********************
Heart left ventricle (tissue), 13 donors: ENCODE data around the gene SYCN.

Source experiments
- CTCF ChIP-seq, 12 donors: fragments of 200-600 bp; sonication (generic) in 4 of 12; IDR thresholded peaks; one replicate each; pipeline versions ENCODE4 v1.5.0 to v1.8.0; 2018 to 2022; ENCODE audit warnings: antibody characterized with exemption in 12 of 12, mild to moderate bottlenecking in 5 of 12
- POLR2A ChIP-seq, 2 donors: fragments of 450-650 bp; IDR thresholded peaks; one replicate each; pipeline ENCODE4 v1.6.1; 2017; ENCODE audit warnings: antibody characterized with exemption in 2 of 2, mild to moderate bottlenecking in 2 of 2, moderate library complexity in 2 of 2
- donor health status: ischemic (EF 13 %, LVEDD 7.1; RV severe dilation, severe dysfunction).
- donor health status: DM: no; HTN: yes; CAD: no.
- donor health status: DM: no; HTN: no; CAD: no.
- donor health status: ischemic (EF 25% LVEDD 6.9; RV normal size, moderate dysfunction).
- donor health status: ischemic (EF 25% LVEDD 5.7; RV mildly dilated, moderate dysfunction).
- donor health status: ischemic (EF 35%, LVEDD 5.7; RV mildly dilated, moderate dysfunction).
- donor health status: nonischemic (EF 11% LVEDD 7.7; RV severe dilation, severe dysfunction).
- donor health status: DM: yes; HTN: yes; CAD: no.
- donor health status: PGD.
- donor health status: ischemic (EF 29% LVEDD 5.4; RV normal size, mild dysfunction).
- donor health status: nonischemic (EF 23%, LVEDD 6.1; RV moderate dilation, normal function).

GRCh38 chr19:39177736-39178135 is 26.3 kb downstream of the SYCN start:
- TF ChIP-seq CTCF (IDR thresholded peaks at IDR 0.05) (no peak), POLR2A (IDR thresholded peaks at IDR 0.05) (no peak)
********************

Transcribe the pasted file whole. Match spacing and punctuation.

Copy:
Heart left ventricle (tissue), 13 donors: ENCODE data around the gene SYCN.

Source experiments
- CTCF ChIP-seq, 12 donors: fragments of 200-600 bp; sonication (generic) in 4 of 12; IDR thresholded peaks; one replicate each; pipeline versions ENCODE4 v1.5.0 to v1.8.0; 2018 to 2022; ENCODE audit warnings: antibody characterized with exemption in 12 of 12, mild to moderate bottlenecking in 5 of 12
- POLR2A ChIP-seq, 2 donors: fragments of 450-650 bp; IDR thresholded peaks; one replicate each; pipeline ENCODE4 v1.6.1; 2017; ENCODE audit warnings: antibody characterized with exemption in 2 of 2, mild to moderate bottlenecking in 2 of 2, moderate library complexity in 2 of 2
- donor health status: ischemic (EF 13 %, LVEDD 7.1; RV severe dilation, severe dysfunction).
- donor health status: DM: no; HTN: yes; CAD: no.
- donor health status: DM: no; HTN: no; CAD: no.
- donor health status: ischemic (EF 25% LVEDD 6.9; RV normal size, moderate dysfunction).
- donor health status: ischemic (EF 25% LVEDD 5.7; RV mildly dilated, moderate dysfunction).
- donor health status: ischemic (EF 35%, LVEDD 5.7; RV mildly dilated, moderate dysfunction).
- donor health status: nonischemic (EF 11% LVEDD 7.7; RV severe dilation, severe dysfunction).
- donor health status: DM: yes; HTN: yes; CAD: no.
- donor health status: PGD.
- donor health status: ischemic (EF 29% LVEDD 5.4; RV normal size, mild dysfunction).
- donor health status: nonischemic (EF 23%, LVEDD 6.1; RV moderate dilation, normal function).

GRCh38 chr19:39177736-39178135 is 26.3 kb downstream of the SYCN start:
- TF ChIP-seq CTCF (IDR thresholded peaks at IDR 0.05) (no peak), POLR2A (IDR thresholded peaks at IDR 0.05) (no peak)